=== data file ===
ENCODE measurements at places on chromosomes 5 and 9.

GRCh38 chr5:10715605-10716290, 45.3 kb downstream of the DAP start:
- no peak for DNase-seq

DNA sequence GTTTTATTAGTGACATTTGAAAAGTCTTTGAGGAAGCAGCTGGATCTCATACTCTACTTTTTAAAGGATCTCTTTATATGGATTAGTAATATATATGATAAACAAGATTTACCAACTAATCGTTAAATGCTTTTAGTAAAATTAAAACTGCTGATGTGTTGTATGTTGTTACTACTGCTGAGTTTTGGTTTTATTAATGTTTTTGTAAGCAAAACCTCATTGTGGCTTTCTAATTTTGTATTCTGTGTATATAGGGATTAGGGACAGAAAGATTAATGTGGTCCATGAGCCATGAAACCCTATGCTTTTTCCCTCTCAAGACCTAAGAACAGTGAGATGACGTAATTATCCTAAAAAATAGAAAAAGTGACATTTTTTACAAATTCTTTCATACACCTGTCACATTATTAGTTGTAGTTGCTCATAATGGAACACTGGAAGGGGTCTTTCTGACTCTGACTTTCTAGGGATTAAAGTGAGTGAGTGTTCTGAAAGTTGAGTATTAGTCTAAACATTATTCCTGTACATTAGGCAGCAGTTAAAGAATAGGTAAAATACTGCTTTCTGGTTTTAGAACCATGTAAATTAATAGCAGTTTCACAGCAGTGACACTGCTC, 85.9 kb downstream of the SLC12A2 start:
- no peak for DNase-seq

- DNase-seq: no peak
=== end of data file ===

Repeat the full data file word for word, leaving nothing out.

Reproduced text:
ENCODE measurements at places on chromosomes 5 and 9.

GRCh38 chr5:10715605-10716290, 45.3 kb downstream of the DAP start:
- no peak for DNase-seq

DNA sequence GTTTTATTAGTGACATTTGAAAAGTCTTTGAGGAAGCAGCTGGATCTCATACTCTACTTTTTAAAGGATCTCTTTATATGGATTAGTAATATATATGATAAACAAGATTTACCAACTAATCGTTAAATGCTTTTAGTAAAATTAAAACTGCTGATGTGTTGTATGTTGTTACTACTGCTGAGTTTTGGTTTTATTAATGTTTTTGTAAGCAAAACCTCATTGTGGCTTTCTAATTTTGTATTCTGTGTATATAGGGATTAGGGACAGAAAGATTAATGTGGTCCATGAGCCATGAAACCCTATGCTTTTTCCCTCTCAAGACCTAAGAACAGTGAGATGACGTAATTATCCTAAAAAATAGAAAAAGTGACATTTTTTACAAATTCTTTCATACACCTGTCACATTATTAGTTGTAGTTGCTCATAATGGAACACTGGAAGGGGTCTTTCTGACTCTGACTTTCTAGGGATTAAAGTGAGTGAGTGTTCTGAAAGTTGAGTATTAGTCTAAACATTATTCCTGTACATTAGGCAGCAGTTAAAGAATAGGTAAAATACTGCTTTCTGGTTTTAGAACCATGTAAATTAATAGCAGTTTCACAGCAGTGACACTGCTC, 85.9 kb downstream of the SLC12A2 start:
- no peak for DNase-seq

- DNase-seq: no peak